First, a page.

Thursday, January 14, 2010

Ch-ch-ch-ch-Changes in Funding

(from the January 2010 Editor's note in AsphaltPro Magazine)

Please allow me to plagiarize for just a moment from the fabulous David Bowie.

(Turn and face the strain)
Oh, look out you rock 'n rollers

My digression into 1970’s glam rock can be explained by the changes around us. Nearly everyone you talk to is making resolutions about turning over a new leaf. It’s an exciting time for renewal and new starts.

The big change on everyone’s mind in our industry is the funding Congress will bless us with through a set of bills passed in mid-December. The first—House Joint Resolution 64, which extends Defense Department appropriations and surface transportation authorization for about a week to keep projects and the economy from grinding to a sudden and frightening halt—will be a faded memory by the time this issue mails.

HR 3326 is up next. It’s a good stop-gap measure that keeps projects running and workers employed while Congress works toward something more permanent for jobs and the economy. This is the Defense appropriations bill and it extends the surface transportation authorization until Feb. 28.

By that time, HR 2847 should have kicked in. That’s the jobs bill and it’s set until Sept. 30. I’m convinced industry will remain vigilant in lobbying Congress to put a more permanent, reliably-funded transportation plan in place before the September deadline rolls around.

The jobs bill—HR 2847—is the one to keep track of. AASHTO reports that the jobs bill will give industry $53.3 billion for use in fiscal year 2010 for SAFETEA-LU programs in the areas of highways ($41.546 billion), highway safety ($729 million), motor carrier safety ($550 million) and mass transit ($10.508 billion). It will also help out the Highway Trust Fund by 1) putting $19.5 billion into the fund ($14.7 for the highway account and $4.8 for the mass transit account) and 2) changing federal law to allow the fund to collect interest in the future. According to AASHTO, the Transportation & Infrastructure committee says that gain of interest could mean a gain of between $500 million and $1 billion per year. That seems like a pretty big gap in projections, but this is all conjecture right now based on fuel taxes. Remember that when fuel prices rise consumers curb their driving habits. And that takes me back to the idea of lobbying for a more permanent, reliably-funded transportation plan.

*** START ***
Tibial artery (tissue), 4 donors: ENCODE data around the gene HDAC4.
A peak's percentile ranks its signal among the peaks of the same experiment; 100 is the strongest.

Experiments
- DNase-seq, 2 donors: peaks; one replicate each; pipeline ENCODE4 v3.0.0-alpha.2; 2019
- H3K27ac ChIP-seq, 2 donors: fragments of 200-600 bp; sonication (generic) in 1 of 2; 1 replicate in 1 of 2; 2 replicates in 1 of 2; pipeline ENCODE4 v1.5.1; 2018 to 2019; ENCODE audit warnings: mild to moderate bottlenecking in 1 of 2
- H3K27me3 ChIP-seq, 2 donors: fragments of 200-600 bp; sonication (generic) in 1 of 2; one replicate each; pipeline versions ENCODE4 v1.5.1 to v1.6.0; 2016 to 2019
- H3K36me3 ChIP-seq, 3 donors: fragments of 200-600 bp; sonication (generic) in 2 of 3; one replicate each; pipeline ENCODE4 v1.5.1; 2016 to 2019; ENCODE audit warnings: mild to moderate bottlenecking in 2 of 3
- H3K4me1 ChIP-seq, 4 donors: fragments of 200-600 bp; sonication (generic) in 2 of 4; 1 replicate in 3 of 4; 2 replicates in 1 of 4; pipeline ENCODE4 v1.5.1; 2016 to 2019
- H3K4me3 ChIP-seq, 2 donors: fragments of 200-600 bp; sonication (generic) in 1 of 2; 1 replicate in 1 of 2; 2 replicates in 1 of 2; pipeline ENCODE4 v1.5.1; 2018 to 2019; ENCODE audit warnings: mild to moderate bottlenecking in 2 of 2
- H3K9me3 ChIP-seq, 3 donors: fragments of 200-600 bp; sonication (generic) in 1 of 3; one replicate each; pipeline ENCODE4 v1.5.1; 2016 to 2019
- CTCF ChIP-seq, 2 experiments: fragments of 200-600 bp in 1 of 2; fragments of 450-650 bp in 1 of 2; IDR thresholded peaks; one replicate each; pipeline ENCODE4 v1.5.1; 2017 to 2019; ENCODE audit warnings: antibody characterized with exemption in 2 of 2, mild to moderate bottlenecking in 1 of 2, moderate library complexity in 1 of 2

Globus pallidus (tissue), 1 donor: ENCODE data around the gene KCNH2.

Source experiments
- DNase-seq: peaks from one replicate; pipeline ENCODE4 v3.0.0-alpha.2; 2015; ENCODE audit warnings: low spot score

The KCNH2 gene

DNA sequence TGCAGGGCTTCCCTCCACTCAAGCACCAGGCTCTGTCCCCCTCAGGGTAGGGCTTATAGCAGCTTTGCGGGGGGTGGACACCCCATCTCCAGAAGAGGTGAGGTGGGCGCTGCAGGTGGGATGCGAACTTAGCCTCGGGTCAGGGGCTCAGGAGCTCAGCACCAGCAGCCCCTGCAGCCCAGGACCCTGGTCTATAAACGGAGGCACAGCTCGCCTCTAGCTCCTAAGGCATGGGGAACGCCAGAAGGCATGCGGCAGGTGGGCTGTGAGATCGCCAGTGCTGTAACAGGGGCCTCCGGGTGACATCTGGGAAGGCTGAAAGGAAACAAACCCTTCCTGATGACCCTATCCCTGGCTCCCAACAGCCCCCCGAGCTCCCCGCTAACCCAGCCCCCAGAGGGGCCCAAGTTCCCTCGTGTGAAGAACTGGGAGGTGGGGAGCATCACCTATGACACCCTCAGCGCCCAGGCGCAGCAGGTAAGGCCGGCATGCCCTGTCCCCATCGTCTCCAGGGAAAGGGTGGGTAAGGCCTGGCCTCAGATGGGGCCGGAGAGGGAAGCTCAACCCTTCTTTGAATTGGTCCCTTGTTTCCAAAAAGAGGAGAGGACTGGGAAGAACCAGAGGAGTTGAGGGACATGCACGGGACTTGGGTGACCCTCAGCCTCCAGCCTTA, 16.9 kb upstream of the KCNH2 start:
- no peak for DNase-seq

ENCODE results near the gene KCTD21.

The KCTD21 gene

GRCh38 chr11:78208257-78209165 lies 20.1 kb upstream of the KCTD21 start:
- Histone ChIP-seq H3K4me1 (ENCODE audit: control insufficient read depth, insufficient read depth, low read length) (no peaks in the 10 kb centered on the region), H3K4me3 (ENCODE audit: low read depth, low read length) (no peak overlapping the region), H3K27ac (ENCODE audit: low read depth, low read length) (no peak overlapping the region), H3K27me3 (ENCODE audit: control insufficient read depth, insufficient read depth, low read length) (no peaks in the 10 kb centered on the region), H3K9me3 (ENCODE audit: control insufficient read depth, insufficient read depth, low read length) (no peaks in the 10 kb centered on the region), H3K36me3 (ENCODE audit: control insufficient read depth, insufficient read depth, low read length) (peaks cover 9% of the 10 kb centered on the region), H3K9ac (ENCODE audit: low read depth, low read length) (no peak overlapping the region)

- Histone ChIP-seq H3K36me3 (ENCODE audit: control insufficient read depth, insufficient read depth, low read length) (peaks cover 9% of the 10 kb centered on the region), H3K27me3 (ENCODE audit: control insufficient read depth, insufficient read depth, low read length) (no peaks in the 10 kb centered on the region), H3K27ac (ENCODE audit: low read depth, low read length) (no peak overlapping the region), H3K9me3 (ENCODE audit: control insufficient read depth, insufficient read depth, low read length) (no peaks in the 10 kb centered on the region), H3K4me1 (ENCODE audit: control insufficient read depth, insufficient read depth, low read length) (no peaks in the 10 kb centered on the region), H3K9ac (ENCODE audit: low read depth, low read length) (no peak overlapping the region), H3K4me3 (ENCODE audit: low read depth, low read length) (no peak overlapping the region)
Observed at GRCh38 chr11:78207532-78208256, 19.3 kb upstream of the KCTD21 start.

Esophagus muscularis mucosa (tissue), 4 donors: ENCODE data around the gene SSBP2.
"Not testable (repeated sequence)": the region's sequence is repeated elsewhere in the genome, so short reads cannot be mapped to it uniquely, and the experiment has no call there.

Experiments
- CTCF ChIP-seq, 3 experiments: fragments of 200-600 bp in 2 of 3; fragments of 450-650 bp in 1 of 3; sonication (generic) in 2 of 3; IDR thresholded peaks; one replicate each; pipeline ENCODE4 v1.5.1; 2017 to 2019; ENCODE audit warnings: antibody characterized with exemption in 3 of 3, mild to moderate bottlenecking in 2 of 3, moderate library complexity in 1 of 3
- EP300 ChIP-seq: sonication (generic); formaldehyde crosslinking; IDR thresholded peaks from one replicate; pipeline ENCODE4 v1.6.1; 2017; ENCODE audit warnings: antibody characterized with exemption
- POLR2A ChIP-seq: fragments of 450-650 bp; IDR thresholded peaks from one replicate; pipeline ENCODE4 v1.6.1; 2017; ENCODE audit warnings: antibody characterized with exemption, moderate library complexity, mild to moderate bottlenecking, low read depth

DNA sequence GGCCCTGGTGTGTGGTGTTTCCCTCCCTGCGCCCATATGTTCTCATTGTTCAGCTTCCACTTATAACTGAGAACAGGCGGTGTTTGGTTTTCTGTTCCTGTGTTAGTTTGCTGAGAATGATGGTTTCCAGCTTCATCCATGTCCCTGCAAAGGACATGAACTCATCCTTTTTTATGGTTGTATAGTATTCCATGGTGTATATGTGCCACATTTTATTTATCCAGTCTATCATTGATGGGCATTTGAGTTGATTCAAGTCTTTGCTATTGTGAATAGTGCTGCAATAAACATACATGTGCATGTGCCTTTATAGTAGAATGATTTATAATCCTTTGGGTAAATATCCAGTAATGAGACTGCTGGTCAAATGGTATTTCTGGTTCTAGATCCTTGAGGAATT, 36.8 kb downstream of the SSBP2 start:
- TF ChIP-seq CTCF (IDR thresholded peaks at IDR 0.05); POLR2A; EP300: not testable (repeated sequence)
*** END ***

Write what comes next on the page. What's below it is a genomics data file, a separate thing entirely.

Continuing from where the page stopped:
There’s more money in HR 2847 earmarked for extra job creation. Also, an important note that AASHTO pointed out about this bill is a provision for states: the bill waives state matching requirements for federal surface transportation grants for the remainder of FY2009. That means states having a tough time making the budget have a bit of grace coming.

Plenty of good changes keep us on our toes this winter season. It’s not just Congress that’s got our industry’s economic future in mind. Equipment manufacturers are pitching new technology at the upcoming World of Asphalt. This publication is making new strides with editorial content and a new Web site to bring not just equipment and technology changes to you, but also to bring new practices and safer work methods to you.

Not all change is scary. We welcome you to write to us here at AsphaltPro and let us know what changes are taking place in your neck of the woods. Let us know how we can help you adapt to those changes. Contact the editor.

Stay Safe,
Sandy Lender, Editor

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